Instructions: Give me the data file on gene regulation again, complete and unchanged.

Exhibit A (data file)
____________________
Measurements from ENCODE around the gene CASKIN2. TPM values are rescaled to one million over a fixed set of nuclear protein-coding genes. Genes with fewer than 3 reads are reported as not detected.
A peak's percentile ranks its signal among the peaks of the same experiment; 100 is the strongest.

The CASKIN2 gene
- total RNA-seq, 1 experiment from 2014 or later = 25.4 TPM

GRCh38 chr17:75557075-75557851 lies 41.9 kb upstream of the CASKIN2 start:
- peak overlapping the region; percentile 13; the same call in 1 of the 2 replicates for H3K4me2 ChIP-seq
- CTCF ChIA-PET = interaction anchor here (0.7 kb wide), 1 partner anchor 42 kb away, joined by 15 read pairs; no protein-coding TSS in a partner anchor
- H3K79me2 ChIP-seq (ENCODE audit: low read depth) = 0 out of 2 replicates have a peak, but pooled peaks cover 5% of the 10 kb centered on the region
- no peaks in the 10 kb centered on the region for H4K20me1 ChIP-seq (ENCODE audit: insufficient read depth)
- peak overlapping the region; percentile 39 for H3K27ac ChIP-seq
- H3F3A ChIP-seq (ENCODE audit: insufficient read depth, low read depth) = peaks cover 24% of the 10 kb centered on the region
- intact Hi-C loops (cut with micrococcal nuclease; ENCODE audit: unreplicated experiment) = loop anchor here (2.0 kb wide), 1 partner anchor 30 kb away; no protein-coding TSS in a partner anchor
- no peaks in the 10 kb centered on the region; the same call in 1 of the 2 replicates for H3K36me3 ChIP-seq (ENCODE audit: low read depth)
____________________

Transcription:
Measurements from ENCODE around the gene CASKIN2. TPM values are rescaled to one million over a fixed set of nuclear protein-coding genes. Genes with fewer than 3 reads are reported as not detected.
A peak's percentile ranks its signal among the peaks of the same experiment; 100 is the strongest.

The CASKIN2 gene
- total RNA-seq, 1 experiment from 2014 or later = 25.4 TPM

GRCh38 chr17:75557075-75557851 lies 41.9 kb upstream of the CASKIN2 start:
- peak overlapping the region; percentile 13; the same call in 1 of the 2 replicates for H3K4me2 ChIP-seq
- CTCF ChIA-PET = interaction anchor here (0.7 kb wide), 1 partner anchor 42 kb away, joined by 15 read pairs; no protein-coding TSS in a partner anchor
- H3K79me2 ChIP-seq (ENCODE audit: low read depth) = 0 out of 2 replicates have a peak, but pooled peaks cover 5% of the 10 kb centered on the region
- no peaks in the 10 kb centered on the region for H4K20me1 ChIP-seq (ENCODE audit: insufficient read depth)
- peak overlapping the region; percentile 39 for H3K27ac ChIP-seq
- H3F3A ChIP-seq (ENCODE audit: insufficient read depth, low read depth) = peaks cover 24% of the 10 kb centered on the region
- intact Hi-C loops (cut with micrococcal nuclease; ENCODE audit: unreplicated experiment) = loop anchor here (2.0 kb wide), 1 partner anchor 30 kb away; no protein-coding TSS in a partner anchor
- no peaks in the 10 kb centered on the region; the same call in 1 of the 2 replicates for H3K36me3 ChIP-seq (ENCODE audit: low read depth)